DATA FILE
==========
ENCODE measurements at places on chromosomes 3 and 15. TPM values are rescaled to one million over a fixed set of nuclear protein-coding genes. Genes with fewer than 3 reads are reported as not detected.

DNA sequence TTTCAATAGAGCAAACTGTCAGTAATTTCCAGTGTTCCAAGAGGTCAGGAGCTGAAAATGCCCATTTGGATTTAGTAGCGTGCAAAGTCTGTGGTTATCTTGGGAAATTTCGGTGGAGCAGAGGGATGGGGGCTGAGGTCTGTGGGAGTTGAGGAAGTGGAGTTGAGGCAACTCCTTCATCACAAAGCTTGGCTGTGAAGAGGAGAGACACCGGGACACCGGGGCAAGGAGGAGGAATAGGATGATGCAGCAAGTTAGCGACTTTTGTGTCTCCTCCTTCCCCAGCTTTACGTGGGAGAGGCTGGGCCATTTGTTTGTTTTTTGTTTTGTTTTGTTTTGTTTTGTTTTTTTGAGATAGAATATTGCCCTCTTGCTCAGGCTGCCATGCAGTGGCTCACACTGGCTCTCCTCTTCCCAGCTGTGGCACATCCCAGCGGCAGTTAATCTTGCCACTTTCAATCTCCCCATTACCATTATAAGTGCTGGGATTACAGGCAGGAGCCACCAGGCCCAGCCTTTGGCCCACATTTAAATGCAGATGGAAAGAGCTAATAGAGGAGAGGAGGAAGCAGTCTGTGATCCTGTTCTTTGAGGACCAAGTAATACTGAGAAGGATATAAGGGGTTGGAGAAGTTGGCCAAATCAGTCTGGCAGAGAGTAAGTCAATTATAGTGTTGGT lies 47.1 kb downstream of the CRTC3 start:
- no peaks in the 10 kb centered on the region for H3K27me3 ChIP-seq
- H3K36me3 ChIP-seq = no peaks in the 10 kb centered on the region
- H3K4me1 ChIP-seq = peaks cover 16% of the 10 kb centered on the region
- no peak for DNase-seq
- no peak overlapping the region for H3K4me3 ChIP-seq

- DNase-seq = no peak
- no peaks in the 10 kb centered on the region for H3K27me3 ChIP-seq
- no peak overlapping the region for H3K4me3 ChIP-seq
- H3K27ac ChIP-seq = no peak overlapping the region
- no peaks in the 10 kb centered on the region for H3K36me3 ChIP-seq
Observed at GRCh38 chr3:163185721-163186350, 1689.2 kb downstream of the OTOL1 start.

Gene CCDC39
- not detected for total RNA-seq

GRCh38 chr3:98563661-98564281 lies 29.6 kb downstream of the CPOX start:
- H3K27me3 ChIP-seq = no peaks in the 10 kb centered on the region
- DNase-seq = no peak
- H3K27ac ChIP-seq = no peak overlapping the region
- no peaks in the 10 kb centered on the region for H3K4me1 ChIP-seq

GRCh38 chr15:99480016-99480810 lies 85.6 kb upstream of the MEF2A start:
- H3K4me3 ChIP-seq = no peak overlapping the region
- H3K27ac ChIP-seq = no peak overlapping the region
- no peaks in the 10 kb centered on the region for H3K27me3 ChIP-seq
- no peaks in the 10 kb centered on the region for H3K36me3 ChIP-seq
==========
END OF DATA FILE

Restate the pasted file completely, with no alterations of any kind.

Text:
ENCODE measurements at places on chromosomes 3 and 15. TPM values are rescaled to one million over a fixed set of nuclear protein-coding genes. Genes with fewer than 3 reads are reported as not detected.

DNA sequence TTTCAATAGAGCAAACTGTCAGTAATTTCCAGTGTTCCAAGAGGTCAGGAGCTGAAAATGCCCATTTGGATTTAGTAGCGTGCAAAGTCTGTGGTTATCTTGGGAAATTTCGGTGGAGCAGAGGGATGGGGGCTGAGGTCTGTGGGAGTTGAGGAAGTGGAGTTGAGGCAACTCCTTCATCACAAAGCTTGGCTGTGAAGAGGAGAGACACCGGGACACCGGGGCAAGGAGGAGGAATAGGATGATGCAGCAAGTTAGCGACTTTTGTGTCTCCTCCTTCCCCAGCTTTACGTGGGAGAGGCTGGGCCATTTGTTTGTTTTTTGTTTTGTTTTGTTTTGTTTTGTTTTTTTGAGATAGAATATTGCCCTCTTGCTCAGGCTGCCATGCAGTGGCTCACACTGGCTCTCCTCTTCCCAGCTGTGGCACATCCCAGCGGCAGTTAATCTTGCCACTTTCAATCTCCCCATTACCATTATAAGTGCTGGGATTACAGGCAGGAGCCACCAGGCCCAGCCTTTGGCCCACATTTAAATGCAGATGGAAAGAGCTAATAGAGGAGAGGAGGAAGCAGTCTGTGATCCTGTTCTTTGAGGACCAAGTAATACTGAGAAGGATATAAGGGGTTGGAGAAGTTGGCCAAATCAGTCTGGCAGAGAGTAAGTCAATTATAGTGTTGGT lies 47.1 kb downstream of the CRTC3 start:
- no peaks in the 10 kb centered on the region for H3K27me3 ChIP-seq
- H3K36me3 ChIP-seq = no peaks in the 10 kb centered on the region
- H3K4me1 ChIP-seq = peaks cover 16% of the 10 kb centered on the region
- no peak for DNase-seq
- no peak overlapping the region for H3K4me3 ChIP-seq

- DNase-seq = no peak
- no peaks in the 10 kb centered on the region for H3K27me3 ChIP-seq
- no peak overlapping the region for H3K4me3 ChIP-seq
- H3K27ac ChIP-seq = no peak overlapping the region
- no peaks in the 10 kb centered on the region for H3K36me3 ChIP-seq
Observed at GRCh38 chr3:163185721-163186350, 1689.2 kb downstream of the OTOL1 start.

Gene CCDC39
- not detected for total RNA-seq

GRCh38 chr3:98563661-98564281 lies 29.6 kb downstream of the CPOX start:
- H3K27me3 ChIP-seq = no peaks in the 10 kb centered on the region
- DNase-seq = no peak
- H3K27ac ChIP-seq = no peak overlapping the region
- no peaks in the 10 kb centered on the region for H3K4me1 ChIP-seq

GRCh38 chr15:99480016-99480810 lies 85.6 kb upstream of the MEF2A start:
- H3K4me3 ChIP-seq = no peak overlapping the region
- H3K27ac ChIP-seq = no peak overlapping the region
- no peaks in the 10 kb centered on the region for H3K27me3 ChIP-seq
- no peaks in the 10 kb centered on the region for H3K36me3 ChIP-seq